Location: Seattle, WA
Age: Over 50
Marital Status: Married
Education: University of Washington
For the last nineteen years Lynwood Holmberg has brought high style to Seattle and Portland. As the Fashion Director at Mario’s, a 20,000 square foot fashion Mecca with locations in both cities, she employs the following mantra: “Take ideas from Milan and Paris and pare them down to work in reality.”
Not surprisingly, designers love her and customers want to be her. She’s also turned Mario’s once small women’s department into the designer clothing destination in the Northwest.
All that, and she’s a grandmother, even if, in the words of her colleague, “She doesn’t exactly look like a grandmother.”
How would you describe your style?
I like a little bit of a twist; bows or buttons; ruching, folding and interesting fabric. I try to be appropriate and modern.
What do you mean when you say appropriate?
That’s the biggest challenge right now for women our age. So many of the styles are bare, or there are straps everywhere or your bra is sticking out. The challenge is coming up with creative ways to be covered or not covered. For instance, some women are comfortable with their arms and some women aren’t, even though they might have the most perfect arms. You can’t convince them to wear something if they don’t feel good about it.
It doesn’t matter how you look; it’s how you feel.
Right. In Europe I see a lot of older women with bare arms and no stockings, whereas American women are more self-conscious about that. I think people see ‘older’ as being more beautiful in Europe.
What influenced your style?
I grew up riding horses and that’s how I first loved clothing. My pinstripe riding suit, my tuxedo and top hat, my fine leather boots. When I started in the clothing industry, being able to discern fine fabrics and quality gave me an edge.
Do you have designers you especially love to wear?
Prada, Lanvin and Narciso Rodriguez. I couldn’t go anywhere without basics by Peter Cohen and Jil Sander. I have so many of her basic pieces, from the stretch top and cropped pants to the reversible coat and packable raincoat. That’s the base that everything else goes on top of.
Why do you think Mario’s is so successful?
We listen to our customers and buy with them in mind. We have so many different lives that we take care of. Women come back from Europe and tell us that rather than walking down the street and going into all the designer shops, they can come in here and we pull the best of what’s out there. We rarely buy a look that would only work on the runway; instead we think, ‘Who’s walking around Portland or Seattle that would wear this?’
You seem to really enjoy what you do.
I do. Recently, my husband and I were walking around town and a customer honks and rolls down her window to tell me how much she loved this dress and how fantastic she felt. My husband said, “My wife is the only person people thank for taking their money.”
Why do you love working at Mario’s?
I love that it’s a family run, family feeling store. We’ve had customers for years and years that keep coming back to us or tell their friends. It’s a friendly, knowing atmosphere. Our customers appreciate that when we go to market, we’re looking at the clothes with them in mind.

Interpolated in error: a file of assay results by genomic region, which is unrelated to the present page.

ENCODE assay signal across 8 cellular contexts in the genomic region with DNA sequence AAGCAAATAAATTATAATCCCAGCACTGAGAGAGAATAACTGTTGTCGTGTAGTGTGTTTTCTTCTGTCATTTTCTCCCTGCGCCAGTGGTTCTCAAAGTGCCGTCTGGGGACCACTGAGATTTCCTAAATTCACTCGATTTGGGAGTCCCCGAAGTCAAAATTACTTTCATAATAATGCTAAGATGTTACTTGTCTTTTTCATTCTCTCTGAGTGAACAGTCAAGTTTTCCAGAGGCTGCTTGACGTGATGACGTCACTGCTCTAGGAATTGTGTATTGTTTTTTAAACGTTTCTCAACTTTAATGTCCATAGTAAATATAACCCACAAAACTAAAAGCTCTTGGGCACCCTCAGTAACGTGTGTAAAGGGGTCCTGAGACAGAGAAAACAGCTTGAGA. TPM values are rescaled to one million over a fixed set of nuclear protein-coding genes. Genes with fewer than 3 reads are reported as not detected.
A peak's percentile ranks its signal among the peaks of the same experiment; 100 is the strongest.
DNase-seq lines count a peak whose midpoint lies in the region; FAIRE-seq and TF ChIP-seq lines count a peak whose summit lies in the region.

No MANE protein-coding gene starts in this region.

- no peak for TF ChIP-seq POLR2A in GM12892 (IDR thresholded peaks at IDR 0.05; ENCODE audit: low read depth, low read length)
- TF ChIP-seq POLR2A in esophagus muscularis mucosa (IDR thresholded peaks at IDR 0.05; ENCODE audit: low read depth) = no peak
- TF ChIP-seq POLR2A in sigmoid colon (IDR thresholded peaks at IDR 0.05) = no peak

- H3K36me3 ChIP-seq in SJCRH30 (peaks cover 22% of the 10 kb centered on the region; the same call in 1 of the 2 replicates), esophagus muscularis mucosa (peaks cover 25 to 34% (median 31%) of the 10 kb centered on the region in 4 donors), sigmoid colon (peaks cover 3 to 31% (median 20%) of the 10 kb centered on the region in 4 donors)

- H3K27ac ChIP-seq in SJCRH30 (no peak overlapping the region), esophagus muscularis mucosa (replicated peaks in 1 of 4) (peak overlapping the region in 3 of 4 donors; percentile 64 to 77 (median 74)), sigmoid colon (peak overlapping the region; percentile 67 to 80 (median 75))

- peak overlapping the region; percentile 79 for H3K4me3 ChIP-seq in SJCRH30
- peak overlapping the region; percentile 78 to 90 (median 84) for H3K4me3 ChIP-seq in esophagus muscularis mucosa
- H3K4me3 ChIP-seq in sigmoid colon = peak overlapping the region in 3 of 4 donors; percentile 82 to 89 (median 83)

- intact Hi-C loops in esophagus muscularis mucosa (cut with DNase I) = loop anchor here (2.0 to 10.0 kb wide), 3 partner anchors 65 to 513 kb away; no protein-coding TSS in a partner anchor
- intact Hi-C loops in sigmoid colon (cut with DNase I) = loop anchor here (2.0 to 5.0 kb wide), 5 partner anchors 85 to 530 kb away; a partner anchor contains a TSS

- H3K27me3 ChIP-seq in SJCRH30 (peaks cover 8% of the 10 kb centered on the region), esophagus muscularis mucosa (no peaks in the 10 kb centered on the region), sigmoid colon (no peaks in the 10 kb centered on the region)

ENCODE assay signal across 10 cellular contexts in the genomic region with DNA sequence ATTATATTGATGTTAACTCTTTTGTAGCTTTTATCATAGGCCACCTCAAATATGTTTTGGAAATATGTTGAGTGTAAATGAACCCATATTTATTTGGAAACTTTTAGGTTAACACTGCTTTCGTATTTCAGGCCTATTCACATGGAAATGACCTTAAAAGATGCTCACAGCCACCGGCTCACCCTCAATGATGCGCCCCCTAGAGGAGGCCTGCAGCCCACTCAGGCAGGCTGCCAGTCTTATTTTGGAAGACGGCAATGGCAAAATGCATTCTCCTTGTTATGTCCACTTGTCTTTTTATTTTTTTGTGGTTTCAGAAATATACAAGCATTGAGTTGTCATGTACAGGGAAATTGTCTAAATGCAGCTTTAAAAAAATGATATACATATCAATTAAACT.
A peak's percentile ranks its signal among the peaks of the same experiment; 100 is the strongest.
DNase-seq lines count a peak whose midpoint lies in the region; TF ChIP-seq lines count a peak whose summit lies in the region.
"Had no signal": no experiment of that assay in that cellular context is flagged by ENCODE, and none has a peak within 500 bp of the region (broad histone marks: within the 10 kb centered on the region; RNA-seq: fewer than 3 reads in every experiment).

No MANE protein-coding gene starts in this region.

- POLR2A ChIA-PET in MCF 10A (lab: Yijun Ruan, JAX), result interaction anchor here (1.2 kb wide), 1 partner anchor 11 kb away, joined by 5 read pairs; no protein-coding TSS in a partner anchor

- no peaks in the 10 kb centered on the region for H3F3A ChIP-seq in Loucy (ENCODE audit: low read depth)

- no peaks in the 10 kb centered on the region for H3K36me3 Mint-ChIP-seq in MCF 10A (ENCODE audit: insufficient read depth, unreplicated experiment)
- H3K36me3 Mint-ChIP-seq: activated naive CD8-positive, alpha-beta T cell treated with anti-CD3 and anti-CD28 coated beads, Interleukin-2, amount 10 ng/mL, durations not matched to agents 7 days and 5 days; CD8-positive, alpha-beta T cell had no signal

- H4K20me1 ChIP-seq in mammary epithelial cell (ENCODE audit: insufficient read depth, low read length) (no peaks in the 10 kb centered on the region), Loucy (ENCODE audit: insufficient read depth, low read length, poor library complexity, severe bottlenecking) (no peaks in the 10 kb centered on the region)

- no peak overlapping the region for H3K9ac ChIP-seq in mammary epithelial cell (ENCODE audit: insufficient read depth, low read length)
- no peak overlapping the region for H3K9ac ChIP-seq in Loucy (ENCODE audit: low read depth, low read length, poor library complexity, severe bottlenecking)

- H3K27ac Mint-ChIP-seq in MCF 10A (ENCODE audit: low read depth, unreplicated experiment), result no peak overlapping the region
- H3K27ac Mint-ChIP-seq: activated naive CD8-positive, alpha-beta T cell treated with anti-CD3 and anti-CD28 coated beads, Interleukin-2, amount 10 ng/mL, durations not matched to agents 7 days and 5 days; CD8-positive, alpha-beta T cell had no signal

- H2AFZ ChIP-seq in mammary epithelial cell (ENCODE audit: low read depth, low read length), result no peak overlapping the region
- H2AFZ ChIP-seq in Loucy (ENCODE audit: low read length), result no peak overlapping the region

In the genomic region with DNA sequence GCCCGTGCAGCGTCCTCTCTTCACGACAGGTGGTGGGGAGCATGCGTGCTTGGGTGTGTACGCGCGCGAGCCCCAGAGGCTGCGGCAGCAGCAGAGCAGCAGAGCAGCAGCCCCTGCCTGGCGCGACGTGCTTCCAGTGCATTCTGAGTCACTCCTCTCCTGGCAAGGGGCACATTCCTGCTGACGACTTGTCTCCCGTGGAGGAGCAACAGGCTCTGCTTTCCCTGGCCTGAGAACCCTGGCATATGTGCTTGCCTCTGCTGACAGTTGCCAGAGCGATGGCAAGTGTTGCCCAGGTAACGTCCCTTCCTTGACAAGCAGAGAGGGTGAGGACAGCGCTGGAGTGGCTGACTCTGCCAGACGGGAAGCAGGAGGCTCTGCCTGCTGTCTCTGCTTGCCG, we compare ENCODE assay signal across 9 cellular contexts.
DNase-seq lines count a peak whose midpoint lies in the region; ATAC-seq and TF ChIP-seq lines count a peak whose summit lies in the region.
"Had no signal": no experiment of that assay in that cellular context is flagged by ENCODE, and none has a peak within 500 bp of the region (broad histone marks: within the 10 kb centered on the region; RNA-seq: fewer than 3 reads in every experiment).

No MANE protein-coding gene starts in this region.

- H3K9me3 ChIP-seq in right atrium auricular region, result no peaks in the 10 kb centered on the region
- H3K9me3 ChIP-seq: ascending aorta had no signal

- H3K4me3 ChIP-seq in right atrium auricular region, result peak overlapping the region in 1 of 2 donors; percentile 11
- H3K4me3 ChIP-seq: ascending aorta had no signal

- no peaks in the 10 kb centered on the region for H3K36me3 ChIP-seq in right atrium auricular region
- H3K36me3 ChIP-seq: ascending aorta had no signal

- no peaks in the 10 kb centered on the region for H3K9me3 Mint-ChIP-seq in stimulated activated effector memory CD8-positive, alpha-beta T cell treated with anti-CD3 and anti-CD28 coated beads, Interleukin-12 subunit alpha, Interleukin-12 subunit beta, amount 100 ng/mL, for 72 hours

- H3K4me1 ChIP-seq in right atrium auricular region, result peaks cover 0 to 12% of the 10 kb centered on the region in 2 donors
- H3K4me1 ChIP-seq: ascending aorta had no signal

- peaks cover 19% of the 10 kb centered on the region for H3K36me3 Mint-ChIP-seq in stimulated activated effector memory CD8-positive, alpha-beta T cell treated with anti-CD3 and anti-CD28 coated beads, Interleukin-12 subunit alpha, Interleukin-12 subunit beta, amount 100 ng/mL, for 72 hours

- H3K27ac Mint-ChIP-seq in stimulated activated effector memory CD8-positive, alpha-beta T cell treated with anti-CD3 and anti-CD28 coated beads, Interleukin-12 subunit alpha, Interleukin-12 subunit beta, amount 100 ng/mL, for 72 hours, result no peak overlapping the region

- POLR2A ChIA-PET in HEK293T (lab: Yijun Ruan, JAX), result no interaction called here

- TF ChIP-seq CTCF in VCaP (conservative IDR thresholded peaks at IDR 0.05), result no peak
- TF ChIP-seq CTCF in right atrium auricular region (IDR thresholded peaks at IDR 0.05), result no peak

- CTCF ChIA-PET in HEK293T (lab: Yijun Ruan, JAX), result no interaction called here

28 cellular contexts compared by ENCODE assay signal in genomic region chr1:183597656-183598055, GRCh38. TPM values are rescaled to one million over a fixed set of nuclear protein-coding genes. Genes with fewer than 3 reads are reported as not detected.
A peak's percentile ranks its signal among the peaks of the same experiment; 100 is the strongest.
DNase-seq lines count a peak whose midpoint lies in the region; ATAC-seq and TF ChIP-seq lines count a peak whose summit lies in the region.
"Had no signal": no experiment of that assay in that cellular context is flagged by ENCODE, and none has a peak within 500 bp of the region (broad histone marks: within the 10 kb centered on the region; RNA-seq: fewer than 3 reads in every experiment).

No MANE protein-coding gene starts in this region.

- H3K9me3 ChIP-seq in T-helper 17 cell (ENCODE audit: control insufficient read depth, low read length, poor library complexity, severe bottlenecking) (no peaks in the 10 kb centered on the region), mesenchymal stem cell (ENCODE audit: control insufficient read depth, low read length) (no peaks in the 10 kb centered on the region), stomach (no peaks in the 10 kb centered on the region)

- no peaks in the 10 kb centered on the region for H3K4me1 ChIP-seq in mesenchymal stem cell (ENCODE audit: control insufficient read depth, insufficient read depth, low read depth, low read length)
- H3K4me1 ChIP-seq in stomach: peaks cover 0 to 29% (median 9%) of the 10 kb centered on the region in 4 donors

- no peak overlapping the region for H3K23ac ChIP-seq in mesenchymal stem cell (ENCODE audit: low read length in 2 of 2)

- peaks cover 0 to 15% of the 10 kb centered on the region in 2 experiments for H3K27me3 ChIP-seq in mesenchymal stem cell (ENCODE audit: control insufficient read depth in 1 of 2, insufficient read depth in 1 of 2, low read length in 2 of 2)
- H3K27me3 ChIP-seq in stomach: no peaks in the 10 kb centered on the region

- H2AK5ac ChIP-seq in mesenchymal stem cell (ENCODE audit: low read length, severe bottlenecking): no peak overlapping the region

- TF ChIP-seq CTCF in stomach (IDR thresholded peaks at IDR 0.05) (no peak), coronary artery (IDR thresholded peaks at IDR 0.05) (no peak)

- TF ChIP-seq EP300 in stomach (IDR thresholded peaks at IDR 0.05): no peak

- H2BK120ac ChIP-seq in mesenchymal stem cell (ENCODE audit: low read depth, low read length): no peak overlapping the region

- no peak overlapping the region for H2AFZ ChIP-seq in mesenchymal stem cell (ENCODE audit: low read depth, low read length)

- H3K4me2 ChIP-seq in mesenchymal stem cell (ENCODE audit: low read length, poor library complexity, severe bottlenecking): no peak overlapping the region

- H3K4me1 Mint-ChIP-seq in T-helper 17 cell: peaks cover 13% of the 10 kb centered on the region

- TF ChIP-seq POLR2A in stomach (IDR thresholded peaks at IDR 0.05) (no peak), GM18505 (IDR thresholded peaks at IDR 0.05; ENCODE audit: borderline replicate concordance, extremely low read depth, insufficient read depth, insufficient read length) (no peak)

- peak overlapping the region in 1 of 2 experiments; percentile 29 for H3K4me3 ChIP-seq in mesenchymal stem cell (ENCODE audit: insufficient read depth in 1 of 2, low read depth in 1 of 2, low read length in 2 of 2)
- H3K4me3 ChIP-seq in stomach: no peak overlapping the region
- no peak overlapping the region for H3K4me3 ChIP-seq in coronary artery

Do you have a signature item of clothing?
Two ivory coats from Lanvin are my favorites right now: a linen trench coat and a wool Melton with a ruffle at the bottom. I love that they have a little humor about them. Putting on something Ivory just makes me happy.
Do you have a signature perfume?
I’ve worn Annick Goutal, Gardenia Passion forever. I discovered it in Paris.
What about lipstick?
I change my lipstick around with my mood and the seasons. I like Poppy King, “The Lipstick Queen.” Her stuff is fantastic.
Tell me your beauty routine.
I use Sothys products from France. I met a French woman with the most gorgeous skin, and she told me about Sothys.
What’s a great book you’ve read?
I loved Out Stealing Horses, about a relationship between a father and a son. My children are the most important thing to me, so it hit home. And it was so beautifully written.
What about a favorite restaurant?
The Boat Street Café in Seattle. It’s a simple menu featuring Northwest produce and seafood. It has great ambiance, and a great chef. And Madison Park Café. They have the best breakfast in Seattle—wonderful fajitas and eggs.
In Portand, I like Café Mingo. It’s Italian, with a little kitchen you can sit around, and fresh local produce. It’s comfortable and dependable and has an excellent gnocchi—my favorite.
What about a favorite secret place?
The Olympic Sculpture Park on the Sound. If you were coming into town I would take you to the Sculpture Park and to Boat Street Cafe.
Who inspires you?
Michelle Obama. I think it’s great what she’s doing for us and our country. I love that she’s promoting healthy food but without a heavy hand.
What’s your passion project?
Mario’s. If I’m not with my children or my friends, I’m there. Through Mario’s we’ve supported various charities in both cities. One of my favorites is First T, which introduces young children to golf, especially underprivileged kids.
How do you rejuvenate?
Because I travel so much, I love just staying home and spending time with my family, my children and my granddaughter. And I play golf with my husband. It takes my mind off work and fashion and everything in order to hit that stupid ball.